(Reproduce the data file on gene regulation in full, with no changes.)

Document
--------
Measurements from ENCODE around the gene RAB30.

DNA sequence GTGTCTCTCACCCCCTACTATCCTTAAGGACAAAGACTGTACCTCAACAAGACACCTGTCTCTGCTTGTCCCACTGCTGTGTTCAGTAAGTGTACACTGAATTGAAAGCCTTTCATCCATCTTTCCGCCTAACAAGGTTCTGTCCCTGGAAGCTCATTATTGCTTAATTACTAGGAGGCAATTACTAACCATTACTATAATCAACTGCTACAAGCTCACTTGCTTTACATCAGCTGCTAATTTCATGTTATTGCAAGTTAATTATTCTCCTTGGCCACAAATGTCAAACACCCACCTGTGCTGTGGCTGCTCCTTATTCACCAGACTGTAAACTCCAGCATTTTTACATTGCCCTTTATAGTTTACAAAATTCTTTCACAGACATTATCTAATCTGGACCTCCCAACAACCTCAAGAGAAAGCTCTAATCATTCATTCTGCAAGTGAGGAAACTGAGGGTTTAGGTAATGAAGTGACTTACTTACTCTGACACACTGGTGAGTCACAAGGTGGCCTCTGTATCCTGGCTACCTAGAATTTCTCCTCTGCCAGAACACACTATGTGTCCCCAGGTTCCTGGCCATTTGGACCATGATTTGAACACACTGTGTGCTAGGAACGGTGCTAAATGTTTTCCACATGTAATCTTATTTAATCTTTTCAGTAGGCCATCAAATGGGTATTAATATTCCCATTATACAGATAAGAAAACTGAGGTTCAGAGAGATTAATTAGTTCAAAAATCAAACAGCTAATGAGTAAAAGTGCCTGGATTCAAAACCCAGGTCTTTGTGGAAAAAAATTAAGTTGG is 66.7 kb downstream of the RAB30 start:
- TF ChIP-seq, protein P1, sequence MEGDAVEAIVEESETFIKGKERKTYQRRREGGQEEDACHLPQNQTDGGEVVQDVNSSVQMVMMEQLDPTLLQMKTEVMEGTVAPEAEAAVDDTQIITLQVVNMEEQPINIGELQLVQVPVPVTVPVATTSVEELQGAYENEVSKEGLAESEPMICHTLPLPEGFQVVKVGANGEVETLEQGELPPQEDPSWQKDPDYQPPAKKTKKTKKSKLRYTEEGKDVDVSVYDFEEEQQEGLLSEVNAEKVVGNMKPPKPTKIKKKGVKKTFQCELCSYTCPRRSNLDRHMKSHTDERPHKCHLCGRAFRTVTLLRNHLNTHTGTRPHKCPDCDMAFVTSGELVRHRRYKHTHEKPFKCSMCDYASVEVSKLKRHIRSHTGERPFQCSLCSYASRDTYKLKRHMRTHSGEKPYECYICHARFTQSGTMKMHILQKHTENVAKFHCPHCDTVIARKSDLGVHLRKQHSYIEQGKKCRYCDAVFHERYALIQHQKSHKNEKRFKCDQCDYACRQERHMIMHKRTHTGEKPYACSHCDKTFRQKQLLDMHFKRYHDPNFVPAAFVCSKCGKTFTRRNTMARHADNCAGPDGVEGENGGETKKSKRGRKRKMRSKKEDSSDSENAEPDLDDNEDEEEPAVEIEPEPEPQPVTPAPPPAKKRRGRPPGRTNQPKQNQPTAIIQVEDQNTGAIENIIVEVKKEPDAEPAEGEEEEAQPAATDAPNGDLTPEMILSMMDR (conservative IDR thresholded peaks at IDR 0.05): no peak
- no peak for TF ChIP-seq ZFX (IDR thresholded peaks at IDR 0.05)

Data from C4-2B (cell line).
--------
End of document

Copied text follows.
Measurements from ENCODE around the gene RAB30.

DNA sequence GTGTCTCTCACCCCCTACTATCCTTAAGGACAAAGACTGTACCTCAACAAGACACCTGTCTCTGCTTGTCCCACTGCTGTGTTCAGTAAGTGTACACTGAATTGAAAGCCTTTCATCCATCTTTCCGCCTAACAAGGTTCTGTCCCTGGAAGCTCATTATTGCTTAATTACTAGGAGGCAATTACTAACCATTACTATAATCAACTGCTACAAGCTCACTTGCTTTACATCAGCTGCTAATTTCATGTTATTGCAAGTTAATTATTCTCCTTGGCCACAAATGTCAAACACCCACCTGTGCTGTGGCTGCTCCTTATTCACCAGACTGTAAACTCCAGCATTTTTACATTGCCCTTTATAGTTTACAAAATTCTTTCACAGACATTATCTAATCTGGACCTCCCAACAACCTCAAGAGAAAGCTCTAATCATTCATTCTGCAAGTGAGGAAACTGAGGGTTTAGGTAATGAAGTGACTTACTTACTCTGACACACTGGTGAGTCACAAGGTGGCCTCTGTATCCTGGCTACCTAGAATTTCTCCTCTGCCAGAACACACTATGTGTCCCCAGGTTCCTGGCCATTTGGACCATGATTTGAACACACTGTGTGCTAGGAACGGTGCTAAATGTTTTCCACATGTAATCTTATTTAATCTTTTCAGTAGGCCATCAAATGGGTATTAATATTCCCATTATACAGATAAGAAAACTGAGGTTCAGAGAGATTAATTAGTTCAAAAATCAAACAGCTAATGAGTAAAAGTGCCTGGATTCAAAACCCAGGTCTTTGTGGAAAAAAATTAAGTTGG is 66.7 kb downstream of the RAB30 start:
- TF ChIP-seq, protein P1, sequence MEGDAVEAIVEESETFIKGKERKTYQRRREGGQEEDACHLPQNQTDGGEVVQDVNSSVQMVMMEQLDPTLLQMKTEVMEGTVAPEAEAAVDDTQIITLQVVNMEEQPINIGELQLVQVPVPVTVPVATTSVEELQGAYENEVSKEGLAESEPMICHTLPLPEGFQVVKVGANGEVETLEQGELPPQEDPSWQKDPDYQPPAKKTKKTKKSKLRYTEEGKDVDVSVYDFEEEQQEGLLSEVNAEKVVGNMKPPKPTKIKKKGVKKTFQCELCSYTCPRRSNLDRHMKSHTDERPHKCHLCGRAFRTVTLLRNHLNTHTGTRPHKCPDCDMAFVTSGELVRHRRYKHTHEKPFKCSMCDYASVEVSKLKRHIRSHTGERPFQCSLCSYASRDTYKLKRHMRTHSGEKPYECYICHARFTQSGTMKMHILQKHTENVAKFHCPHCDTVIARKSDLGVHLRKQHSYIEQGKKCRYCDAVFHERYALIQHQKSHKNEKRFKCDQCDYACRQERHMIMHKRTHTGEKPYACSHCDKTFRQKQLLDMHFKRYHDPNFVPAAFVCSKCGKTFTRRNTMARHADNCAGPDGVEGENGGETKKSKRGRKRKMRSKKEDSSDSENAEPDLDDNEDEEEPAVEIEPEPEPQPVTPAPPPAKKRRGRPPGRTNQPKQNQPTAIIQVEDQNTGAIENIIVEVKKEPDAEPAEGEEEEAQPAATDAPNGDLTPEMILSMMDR (conservative IDR thresholded peaks at IDR 0.05): no peak
- no peak for TF ChIP-seq ZFX (IDR thresholded peaks at IDR 0.05)

Data from C4-2B (cell line).